Why Have So Many Airlines Collapsed In The Past Year? 

Airlines come and go all the time, but 2018-2019 saw an unusually high number of airline failures. We take a look at why, and what’s been happening to cause so many carriers to collapse.

FlyBMI went bankrupt in February. Photo: OsdPhoto.com via Flickr

A huge number of airlines went out of business over the 2018-2019 financial year. Some were well publicized, others just quietly slipped away. While we all know the strife caused by the collapse of WOW Air, for instance, others you might not have heard of at all. For example:

  • Air2there: A New Zealand based carrier, 14 years old, closed in July 2018.
  • Air Costa Rica: A San Jose airline, closed in July at just two years old.
  • Air Link: Based in Dubbo, Australia, the airline was 47 years old when it closed in September.
  • Bin Air: Based in Cologne, Germany, Bin Air closed down in October after 12 years of service.
  • Dart Ukrainian Airlines: From Kiev, this three plane airline had existed for 21 years when it closed in April 2018.
  • NextJet: This Swedish carrier was 16 years old, but closed down in May 2018, declaring bankruptcy.
  • SkyWork: A Swiss airline with six aircraft, failed to secure an investor and closed down in August 2018.
  • Sparrow: Based in Stockholm, the airline was eight years old but declared bankruptcy in June 2018.

The list is even more extensive than that, with carriers from New Zealand to Nova Scotia seemingly not immune to the massive aviation cull of the past year. But what’s going on, and why do so many airlines keep collapsing?


One of the most difficult things about running an airline is projecting accurately the costs involved. Very little, in terms of overheads, is fixed. Fuel costs are a significant expense for airlines, and the natural variation in the cost of this can make budgeting very tricky indeed.

According to Statista, fuel costs constituted an average of 23.5% of airlines’ total expenses over the course of 2018. This was lower than the 32.3% in 2012, but is projected to hit 25% in 2019. Over the course of 2018, fuel costs spiked, right at the peak of the summer season, and then dropped again. Now they are on the rise once more. This type of variation can end up being the proverbial straw that breaks the camel’s back.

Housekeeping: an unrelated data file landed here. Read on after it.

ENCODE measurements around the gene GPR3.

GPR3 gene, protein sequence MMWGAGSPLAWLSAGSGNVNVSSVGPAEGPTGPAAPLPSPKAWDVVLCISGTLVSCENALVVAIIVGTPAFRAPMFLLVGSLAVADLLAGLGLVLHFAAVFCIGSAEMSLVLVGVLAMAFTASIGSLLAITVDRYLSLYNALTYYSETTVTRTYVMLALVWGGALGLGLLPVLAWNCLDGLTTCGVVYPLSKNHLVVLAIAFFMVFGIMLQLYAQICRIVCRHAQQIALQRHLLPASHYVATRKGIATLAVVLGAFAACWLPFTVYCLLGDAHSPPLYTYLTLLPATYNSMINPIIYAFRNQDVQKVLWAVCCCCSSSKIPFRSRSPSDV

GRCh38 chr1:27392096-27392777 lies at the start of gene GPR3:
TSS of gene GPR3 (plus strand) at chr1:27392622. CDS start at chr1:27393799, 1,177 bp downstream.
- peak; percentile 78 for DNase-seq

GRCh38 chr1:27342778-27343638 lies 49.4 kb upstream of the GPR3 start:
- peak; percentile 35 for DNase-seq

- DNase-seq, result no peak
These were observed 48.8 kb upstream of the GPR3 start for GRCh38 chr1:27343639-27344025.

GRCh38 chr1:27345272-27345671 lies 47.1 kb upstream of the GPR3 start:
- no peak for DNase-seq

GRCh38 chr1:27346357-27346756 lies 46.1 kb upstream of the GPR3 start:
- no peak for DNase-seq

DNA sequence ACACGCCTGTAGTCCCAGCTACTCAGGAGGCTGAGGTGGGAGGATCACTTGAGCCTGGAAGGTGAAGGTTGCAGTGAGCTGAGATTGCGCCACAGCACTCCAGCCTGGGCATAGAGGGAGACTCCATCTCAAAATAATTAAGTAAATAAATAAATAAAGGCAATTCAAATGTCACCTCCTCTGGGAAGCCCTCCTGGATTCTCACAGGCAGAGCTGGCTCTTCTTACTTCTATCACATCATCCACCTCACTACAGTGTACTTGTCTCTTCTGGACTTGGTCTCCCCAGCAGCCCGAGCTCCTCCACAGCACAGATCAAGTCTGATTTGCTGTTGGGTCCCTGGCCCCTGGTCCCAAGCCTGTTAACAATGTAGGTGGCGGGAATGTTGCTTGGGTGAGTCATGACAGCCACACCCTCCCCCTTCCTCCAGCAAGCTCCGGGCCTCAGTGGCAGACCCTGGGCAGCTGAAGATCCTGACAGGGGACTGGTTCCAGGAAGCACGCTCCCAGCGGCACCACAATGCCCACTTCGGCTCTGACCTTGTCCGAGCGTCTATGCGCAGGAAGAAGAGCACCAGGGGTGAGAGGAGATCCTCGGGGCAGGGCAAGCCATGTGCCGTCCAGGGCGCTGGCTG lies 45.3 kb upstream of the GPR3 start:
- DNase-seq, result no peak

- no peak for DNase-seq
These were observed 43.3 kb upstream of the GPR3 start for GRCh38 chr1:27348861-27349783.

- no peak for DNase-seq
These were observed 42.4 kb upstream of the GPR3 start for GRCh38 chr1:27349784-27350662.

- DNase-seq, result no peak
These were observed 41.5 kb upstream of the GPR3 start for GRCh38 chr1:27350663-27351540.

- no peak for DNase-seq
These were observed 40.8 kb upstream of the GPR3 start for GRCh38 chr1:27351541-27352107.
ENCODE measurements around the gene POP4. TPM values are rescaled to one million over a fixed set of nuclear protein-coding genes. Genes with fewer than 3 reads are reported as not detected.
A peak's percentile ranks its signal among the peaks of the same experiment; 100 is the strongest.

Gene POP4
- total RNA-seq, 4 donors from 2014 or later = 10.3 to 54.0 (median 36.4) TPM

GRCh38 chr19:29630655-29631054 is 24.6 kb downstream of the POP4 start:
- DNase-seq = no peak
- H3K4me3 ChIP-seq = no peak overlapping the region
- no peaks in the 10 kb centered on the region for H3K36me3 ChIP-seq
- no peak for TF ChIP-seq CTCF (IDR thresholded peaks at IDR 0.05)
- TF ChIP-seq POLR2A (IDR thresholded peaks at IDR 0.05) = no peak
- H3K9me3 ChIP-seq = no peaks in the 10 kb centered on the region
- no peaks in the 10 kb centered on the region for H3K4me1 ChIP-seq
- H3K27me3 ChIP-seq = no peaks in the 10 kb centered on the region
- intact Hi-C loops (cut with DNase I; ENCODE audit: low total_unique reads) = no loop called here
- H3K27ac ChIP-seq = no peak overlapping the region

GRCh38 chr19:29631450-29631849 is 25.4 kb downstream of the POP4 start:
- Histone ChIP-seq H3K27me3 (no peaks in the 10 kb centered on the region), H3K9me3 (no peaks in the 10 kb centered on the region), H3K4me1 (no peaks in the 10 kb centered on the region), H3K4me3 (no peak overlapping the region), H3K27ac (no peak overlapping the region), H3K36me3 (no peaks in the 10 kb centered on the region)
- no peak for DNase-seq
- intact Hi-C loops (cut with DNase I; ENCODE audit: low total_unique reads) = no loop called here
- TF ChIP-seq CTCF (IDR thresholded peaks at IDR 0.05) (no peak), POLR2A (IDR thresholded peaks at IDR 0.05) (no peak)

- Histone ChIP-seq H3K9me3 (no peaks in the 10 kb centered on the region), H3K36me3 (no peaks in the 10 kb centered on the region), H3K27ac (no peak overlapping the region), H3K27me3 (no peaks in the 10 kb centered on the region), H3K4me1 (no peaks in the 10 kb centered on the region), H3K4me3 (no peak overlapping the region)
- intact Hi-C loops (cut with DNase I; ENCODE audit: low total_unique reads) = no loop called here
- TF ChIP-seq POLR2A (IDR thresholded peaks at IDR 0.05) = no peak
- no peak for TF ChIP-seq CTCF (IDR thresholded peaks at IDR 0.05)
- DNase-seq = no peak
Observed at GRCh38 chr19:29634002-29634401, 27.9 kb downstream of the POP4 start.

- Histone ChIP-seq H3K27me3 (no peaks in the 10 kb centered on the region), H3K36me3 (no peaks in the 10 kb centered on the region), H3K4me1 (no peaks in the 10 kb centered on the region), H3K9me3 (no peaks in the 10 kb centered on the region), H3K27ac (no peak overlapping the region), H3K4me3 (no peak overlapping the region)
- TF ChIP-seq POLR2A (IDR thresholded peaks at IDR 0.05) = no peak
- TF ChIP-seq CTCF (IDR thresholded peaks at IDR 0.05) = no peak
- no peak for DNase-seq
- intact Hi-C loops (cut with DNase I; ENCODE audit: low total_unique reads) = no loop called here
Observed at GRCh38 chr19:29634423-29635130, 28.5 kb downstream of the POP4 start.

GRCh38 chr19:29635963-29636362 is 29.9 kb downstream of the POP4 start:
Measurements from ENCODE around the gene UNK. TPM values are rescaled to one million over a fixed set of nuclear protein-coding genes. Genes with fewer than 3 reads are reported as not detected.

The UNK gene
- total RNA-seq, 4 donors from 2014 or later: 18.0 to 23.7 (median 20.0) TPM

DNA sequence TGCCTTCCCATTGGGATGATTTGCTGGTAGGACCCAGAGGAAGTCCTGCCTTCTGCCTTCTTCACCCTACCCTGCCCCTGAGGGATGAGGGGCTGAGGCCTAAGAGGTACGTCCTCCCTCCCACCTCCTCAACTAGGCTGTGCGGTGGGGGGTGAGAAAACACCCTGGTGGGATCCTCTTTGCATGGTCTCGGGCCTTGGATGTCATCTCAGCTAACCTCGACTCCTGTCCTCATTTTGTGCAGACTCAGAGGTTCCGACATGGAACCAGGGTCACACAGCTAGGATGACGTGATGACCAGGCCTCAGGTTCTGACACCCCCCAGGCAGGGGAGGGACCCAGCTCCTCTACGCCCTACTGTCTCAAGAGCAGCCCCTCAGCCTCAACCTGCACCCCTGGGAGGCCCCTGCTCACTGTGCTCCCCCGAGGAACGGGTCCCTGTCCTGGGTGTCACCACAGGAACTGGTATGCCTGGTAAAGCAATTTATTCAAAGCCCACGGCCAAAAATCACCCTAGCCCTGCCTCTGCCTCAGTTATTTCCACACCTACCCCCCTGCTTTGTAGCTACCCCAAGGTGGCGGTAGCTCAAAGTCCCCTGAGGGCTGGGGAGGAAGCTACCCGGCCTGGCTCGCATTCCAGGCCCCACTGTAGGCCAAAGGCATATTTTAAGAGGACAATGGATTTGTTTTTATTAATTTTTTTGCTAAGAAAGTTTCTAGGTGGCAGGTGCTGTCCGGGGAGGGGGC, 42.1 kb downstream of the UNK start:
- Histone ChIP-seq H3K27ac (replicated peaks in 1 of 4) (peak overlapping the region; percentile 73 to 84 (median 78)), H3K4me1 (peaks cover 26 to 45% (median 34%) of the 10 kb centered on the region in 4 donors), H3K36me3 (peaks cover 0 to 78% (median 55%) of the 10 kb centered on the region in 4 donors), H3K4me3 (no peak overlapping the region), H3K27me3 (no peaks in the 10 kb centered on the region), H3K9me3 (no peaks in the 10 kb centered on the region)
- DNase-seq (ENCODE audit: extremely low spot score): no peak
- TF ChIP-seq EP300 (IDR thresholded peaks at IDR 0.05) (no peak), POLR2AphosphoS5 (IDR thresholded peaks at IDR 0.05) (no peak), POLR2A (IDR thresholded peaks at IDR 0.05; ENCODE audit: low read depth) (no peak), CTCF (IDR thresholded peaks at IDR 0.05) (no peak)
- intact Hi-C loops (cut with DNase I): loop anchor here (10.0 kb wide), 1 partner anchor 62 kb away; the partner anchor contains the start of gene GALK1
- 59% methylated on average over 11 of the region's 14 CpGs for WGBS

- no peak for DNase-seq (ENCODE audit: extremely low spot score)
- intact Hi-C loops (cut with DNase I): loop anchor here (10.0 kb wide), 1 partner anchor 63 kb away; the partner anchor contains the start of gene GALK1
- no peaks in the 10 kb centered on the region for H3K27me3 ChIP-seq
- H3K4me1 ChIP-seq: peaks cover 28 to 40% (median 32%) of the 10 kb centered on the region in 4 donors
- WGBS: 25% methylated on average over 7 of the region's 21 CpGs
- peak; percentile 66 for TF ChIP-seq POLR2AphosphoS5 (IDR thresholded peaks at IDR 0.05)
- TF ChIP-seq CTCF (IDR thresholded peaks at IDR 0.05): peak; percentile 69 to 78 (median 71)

Norwegian have struggled with fuel price rises. Photo: Norwegian

In many parts of the world, labor costs have been changing too. Reuters say that labor costs surpassed fuel as global airline’s biggest single expense in 2016, at 22% compared to 21% for fuel. The Independent reports that IATA estimated airlines to lose out by $5bn globally due to rising employment costs over the last financial year.

EU Passenger Compensation rules have put additional pressure on airlines, with delays and cancellations now carrying a risk of tens of thousands of pounds. Added to this, emissions taxes imposed by some nations add yet more to the overheads of airlines, and are a cost which creeps up and up, year on year. Airlines with relatively little financial cushioning behind them just can’t survive with these kinds of changes.


It’s often the case in aviation that supply exceeds demand, the European market is no different. Overcapacity means the weakest will not survive, such as was the case with Monarch Airlines who collapsed in 2017. Straddling both the low cost carrier and leisure market, Monarch failed to be the best at either, and as such was doomed to fail.

Monarch airlines stormy skies
The collapse of Monarch cost the UK £60m. Photo: Wikimedia

According to the IATA, flights in Europe have grown by more than 40% over the past decade. Simultaneously fares have dropped, putting pressure on profit margins and reducing the amount of financial wiggle room available.